Features > Interview February 2008

Q: How do you prepare yourself for the character that you are going to play?
VA: That's a loaded question. First...that depends on what kind of venue the role is in ....theatre....film....TV. In theatre you have rehearsals and you prepare for the role with other people preparing for theirs. It's a more communal event. You're pretty much on your own until the day of the shoot with most roles in TV and film; usually the most you can get is a phone call to talk about the character, and it's understandable; Directors are under a lot of pressure to do a lot of things in as short a time as possible. There are exceptions, directors who do like to work with actors prior to the shoot, but that's rare.

When I take on a character I first try to understand who the guy is, what he loves, what he wants, what he wants to do to the person in the scene with him. I try to imagine what my characters last experience with the other character was when we last met, or talked, or whatever; whether it be something that happened before we walked through the door to the room we're in now, or whether it happened 20 years ago. I try to picture the physical things in the room while I'm reading the script. I try to detail the physical experiences....what I see...hear...touch. I try to imagine my own life prior to the scene I'm in....where did I grow up...what were my influences... am I married...do I have kids...what do I do for fun...if anything...etc. What my goals are in life and in the scene.

Now I'll read the script again and start writing notes in the script, how I feel during a line or paraphrasing how I would say it with stronger language, or answers to the questions above....anything that seems important to me as I read it.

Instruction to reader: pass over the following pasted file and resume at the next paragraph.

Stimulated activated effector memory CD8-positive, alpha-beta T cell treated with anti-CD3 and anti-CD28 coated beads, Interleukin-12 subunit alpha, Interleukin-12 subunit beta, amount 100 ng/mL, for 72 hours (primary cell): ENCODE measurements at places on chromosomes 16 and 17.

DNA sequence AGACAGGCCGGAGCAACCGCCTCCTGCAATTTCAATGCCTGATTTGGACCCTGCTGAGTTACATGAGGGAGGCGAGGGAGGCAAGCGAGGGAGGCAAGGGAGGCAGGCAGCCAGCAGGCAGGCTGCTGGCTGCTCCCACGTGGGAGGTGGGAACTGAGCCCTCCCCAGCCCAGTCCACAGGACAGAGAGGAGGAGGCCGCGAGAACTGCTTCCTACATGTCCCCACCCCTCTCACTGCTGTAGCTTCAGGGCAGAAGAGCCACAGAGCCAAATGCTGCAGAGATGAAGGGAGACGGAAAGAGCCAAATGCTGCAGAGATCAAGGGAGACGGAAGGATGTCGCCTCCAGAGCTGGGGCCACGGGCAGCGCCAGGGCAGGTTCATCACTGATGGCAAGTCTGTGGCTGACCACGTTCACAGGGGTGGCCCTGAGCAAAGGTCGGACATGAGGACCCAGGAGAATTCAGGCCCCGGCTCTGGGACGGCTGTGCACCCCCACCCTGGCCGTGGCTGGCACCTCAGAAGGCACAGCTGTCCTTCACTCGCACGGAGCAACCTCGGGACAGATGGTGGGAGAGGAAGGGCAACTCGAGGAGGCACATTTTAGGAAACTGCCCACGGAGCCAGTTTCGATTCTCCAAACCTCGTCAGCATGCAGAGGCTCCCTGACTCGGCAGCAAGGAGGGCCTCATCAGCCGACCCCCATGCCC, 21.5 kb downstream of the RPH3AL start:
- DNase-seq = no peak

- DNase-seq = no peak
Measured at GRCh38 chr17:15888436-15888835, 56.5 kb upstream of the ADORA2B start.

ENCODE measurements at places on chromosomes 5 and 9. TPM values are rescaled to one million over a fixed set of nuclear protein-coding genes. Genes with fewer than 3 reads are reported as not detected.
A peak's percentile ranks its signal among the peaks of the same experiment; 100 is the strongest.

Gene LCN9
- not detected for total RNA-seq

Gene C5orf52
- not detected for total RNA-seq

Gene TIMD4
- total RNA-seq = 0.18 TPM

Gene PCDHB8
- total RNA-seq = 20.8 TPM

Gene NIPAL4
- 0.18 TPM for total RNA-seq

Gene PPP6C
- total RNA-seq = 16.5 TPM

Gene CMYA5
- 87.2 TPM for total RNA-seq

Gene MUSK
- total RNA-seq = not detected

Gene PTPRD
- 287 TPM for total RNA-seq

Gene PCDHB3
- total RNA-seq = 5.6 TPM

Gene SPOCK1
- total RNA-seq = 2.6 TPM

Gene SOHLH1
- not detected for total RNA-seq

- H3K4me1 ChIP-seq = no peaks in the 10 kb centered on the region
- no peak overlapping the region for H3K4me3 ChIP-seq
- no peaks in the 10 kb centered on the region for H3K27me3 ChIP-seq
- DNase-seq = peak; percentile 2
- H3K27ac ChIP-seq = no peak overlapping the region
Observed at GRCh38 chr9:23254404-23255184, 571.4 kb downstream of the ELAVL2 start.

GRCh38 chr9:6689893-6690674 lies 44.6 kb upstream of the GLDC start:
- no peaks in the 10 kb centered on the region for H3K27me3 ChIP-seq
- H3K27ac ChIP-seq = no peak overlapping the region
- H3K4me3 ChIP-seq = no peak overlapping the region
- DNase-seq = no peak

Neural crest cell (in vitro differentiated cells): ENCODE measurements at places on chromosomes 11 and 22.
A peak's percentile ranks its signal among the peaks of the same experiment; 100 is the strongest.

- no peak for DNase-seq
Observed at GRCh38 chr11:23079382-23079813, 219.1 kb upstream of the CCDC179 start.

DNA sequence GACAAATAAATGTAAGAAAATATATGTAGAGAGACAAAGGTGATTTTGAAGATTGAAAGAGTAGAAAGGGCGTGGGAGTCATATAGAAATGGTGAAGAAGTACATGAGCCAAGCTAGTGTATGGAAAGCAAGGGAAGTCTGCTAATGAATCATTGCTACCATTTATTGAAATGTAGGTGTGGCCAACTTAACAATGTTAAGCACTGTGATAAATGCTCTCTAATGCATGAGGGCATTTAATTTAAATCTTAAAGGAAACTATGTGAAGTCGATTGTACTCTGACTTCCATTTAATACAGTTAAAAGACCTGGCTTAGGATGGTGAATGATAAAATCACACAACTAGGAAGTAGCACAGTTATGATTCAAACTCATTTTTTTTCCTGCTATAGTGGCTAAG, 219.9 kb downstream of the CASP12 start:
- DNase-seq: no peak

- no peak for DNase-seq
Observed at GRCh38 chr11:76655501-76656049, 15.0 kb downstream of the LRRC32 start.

I then repeat the process and write more notes. I sometimes have a page full of notes when there is only one line on the page.

I then read the notes more than I read the script, so that by the time I start to actually memorise the lines, I often find I already know them. I have a great guideline from which the character can react to what's being done in the scene; then a day or two before the shoot, I clean up any problems with memorisation.

With heavy make-up characters.... Klingons and Cardassians and Borgs and such....there are other considerations as well. I watch as the make-up is applied, and try to imagine what in this beings evolution caused him to look like this. I remember when I did my first Klingon, one of the other actors said that they looked like they grew up butting heads with the goat in the back yard. I thought that was cool, so I used that as part of my character. The result was that when playing the character I was always ready to butt the other actor in the scene with my forehead; that gave me a warlike posture; with the Cardassians I imagined that they had been staining with such pride for so long, that the muscles on their neck grew....that gave me a complete air of uneasy superiority; stuff like that, the method varies with the need.
Q: Is there a person or persons that you would like to do or have done a special turn with the EBB?
VA: Vaughn - Yes there are several. I'd love to have Gary Graham play with us, he plays several instruments and has told me his interested jamming with us; also Ethan Philips, I'd love to have him play the saxophone. There are others....Chris Decker, a friend from Germany who played on our second CD, Elvis Presley, John Lennon, Stevie Wonder, Janis Joplin...etc
Q: When are you going to write your autobiography?
VA: When I learn how to spell.
Q: Where did you train to be an actor?